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Telling Memories Among Southern Women: Domestic Workers and Their Employers in the Segregated South Paperback


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Telling Memories Among Southern Women: Domestic Workers and Their Employers in the Segregated South + Incidents in the Life of a Slave Girl (Dover Thrift Editions) + When I Was a Slave: Memoirs from the Slave Narrative Collection (Dover Thrift Editions)
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Product Details

  • Paperback: 279 pages
  • Publisher: Louisiana State University Press (April 1, 2002)
  • Language: English
  • ISBN-10: 080712799X
  • ISBN-13: 978-0807127995
  • Product Dimensions: 9 x 5.9 x 0.8 inches
  • Shipping Weight: 1 pounds (View shipping rates and policies)
  • Average Customer Review: 4.5 out of 5 stars  See all reviews (20 customer reviews)
  • Amazon Best Sellers Rank: #187,101 in Books (See Top 100 in Books)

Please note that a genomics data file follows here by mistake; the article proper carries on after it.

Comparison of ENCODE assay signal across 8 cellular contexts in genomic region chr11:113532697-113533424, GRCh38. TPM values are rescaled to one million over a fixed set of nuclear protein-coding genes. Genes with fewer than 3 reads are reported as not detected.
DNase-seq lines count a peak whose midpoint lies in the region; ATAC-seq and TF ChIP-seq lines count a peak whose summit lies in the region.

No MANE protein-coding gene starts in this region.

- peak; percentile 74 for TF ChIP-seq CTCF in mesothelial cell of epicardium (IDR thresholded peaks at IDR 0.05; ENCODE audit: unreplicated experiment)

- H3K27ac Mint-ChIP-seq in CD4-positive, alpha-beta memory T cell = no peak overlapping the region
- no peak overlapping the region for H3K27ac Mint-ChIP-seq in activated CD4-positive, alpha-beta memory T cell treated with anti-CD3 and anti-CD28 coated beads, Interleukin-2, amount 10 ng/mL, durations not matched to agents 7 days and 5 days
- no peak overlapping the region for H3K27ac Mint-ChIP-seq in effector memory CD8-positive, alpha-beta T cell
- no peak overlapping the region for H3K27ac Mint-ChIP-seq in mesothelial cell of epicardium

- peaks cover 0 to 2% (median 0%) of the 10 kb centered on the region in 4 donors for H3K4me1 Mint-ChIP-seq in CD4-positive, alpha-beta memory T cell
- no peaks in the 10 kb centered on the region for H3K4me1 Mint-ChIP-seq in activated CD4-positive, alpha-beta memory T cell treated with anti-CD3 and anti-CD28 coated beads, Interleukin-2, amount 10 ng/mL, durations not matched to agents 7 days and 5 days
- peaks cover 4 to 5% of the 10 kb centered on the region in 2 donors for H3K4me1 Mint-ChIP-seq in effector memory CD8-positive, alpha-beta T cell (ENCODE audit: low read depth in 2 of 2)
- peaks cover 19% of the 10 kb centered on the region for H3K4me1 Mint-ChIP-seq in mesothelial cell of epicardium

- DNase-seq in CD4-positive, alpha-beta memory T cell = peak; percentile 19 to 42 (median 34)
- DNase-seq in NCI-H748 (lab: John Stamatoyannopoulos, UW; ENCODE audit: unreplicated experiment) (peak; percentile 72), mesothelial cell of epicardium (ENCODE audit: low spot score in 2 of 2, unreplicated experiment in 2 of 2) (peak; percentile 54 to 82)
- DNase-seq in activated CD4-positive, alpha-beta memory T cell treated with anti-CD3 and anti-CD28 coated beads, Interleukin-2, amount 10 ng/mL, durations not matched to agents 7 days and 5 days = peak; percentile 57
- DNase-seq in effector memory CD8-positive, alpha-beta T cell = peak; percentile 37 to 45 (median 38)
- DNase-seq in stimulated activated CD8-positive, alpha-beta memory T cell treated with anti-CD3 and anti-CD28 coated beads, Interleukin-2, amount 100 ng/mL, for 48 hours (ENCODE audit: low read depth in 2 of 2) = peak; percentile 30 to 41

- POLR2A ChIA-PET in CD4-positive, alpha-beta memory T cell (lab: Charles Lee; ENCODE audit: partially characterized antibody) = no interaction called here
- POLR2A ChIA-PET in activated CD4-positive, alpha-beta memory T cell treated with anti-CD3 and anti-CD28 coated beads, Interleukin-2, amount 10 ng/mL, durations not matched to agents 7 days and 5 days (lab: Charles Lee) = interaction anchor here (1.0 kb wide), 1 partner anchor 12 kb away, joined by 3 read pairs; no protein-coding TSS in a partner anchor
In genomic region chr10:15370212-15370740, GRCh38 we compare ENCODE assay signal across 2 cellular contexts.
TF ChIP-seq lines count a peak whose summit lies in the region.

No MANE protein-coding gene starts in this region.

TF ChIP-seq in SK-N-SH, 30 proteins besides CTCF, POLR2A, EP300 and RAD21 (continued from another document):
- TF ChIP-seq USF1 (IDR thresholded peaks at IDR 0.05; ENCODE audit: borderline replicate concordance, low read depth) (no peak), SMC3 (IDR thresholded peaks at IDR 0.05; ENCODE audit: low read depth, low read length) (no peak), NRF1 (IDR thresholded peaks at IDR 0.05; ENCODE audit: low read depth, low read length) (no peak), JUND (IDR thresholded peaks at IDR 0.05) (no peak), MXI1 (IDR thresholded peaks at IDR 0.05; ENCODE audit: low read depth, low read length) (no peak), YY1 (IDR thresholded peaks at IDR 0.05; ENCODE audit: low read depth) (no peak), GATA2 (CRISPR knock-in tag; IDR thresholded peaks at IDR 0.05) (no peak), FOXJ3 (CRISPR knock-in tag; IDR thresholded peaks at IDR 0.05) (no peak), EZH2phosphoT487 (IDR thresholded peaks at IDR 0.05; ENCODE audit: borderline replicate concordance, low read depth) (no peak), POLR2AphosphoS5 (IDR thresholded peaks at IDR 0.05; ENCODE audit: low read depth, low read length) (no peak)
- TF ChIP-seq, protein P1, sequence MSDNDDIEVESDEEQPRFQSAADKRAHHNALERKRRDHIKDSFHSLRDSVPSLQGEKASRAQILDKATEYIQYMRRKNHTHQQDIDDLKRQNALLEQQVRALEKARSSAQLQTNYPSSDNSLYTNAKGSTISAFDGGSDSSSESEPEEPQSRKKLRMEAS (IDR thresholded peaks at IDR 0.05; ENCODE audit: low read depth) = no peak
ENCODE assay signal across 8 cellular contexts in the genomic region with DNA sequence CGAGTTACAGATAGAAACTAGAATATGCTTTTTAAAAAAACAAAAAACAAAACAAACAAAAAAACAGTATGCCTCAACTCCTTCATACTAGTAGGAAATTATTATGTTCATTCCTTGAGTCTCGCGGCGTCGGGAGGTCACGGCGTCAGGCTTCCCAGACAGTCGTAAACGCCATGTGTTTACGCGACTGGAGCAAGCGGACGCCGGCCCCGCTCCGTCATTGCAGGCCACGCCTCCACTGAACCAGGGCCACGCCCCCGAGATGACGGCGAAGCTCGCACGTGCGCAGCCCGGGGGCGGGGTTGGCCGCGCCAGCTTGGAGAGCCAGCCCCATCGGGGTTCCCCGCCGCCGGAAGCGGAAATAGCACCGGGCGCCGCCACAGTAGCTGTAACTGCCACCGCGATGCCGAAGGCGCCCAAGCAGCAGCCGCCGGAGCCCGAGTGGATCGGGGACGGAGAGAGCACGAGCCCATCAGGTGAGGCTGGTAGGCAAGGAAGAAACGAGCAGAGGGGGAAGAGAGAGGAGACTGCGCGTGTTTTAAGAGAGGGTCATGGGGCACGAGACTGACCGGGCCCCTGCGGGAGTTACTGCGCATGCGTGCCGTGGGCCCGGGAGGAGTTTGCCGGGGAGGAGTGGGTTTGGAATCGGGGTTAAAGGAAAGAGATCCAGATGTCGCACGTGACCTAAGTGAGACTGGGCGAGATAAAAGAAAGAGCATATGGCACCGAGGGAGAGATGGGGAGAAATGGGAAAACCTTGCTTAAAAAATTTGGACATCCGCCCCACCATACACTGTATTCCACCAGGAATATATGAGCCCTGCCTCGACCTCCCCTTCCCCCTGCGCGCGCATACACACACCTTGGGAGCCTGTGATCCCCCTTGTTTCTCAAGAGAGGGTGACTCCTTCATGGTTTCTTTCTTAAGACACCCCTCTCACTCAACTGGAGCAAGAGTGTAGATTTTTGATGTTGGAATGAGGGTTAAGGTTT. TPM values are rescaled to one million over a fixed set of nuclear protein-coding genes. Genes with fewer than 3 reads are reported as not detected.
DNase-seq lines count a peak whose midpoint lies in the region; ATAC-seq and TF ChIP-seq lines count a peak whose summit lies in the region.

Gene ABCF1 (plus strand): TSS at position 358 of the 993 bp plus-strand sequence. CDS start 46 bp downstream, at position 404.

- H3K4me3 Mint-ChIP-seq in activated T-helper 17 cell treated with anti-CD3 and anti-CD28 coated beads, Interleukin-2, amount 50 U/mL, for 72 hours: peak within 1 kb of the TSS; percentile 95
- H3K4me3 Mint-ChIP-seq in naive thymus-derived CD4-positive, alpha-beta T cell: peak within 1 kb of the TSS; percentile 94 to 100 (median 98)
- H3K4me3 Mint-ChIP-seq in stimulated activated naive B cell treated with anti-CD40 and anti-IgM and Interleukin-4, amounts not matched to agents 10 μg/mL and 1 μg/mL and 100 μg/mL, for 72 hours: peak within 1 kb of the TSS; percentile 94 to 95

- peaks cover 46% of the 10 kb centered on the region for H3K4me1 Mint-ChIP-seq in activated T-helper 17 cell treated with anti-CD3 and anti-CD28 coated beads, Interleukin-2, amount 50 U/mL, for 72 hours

Editorial Reviews

From Library Journal

This collection of oral history narratives explores the attitudes and experiences of black women who worked as domestics in the segregated South and their white women employers. Although the narratives cover 1900 to the beginning of the Civil Rights era, the interviews were conducted in the 1980s. The memories, therefore, are recounted in light of the changes wrought by the intervening years. Tucker analyzes the complex social patterns of the times, the women's lifestyles, and the effect of selective memory on their stories. A fascinating study of a hitherto neglected area of social history. Susan B. Hagloch, Tuscarawas Cty. P.L., New Philadelphia, Ohio
Copyright 1988 Reed Business Information, Inc. --This text refers to an out of print or unavailable edition of this title.

About the Author

Susan Tucker is curator of books and records at the Newcomb College Center for Research on Women at Tulane University in New Orleans.

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Discover books, learn about writers, read author blogs, and more.

Customer Reviews

4.5 out of 5 stars
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Of course, this book is more factual and not meant to be a novel.
Charles B
Each topic is introduced in the context of the times and we read interviews from both the domestics and employers.
Joan Maute
The book is apparently out of print but I found a great used copy.
Retired in SC

Most Helpful Customer Reviews

155 of 157 people found the following review helpful By Joan Maute on March 23, 2010
Format: Paperback